Usage and Grammar

Q. Is it grammatically correct to say that “a nation or a society built a barrier or a wall”? Is it implied that we are talking about the citizens doing the building?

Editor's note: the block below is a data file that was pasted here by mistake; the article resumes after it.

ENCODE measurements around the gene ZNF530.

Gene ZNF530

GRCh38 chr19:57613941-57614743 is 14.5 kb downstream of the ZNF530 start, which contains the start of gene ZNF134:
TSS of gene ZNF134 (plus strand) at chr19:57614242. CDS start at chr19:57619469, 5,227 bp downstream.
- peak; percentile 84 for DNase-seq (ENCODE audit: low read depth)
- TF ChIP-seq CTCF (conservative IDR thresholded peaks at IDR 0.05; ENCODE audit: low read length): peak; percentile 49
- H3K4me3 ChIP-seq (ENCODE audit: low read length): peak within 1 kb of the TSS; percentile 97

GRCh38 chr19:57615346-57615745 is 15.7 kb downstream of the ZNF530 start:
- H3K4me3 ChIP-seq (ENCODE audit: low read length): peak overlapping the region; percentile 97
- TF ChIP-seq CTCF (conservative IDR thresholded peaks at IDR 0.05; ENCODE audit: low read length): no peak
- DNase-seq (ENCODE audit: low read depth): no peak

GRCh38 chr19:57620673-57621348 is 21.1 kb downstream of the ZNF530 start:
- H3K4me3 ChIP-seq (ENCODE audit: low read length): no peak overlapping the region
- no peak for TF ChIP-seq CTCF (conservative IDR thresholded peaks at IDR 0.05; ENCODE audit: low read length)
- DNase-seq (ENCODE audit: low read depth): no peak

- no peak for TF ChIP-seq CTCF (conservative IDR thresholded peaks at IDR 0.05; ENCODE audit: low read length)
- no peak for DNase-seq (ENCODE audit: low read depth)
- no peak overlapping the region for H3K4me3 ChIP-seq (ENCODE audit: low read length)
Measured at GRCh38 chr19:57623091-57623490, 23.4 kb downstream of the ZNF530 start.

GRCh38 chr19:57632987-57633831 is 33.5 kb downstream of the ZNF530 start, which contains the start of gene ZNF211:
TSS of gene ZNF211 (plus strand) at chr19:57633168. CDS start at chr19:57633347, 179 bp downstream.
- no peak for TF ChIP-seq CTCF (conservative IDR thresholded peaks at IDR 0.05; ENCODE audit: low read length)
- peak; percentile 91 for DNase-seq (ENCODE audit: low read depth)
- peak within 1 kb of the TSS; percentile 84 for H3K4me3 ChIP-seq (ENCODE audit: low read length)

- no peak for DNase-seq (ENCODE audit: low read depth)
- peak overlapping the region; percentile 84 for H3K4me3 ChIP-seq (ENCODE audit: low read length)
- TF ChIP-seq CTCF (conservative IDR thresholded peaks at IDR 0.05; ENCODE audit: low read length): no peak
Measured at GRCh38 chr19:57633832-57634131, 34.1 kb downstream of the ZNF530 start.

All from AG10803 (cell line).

A. Yes and yes. The grammar is fine, and in English it’s normal to say or write expressions that are not meant to be taken literally. We sit on a jury. We stand on a principle. The United States sent a rocket to the moon. The Chinese built the Great Wall. (And incidentally, grammar isn’t the issue. “Its hairline breathed in desks” has perfect grammar, as does your sentence. The question is one of idiom rather than grammar.)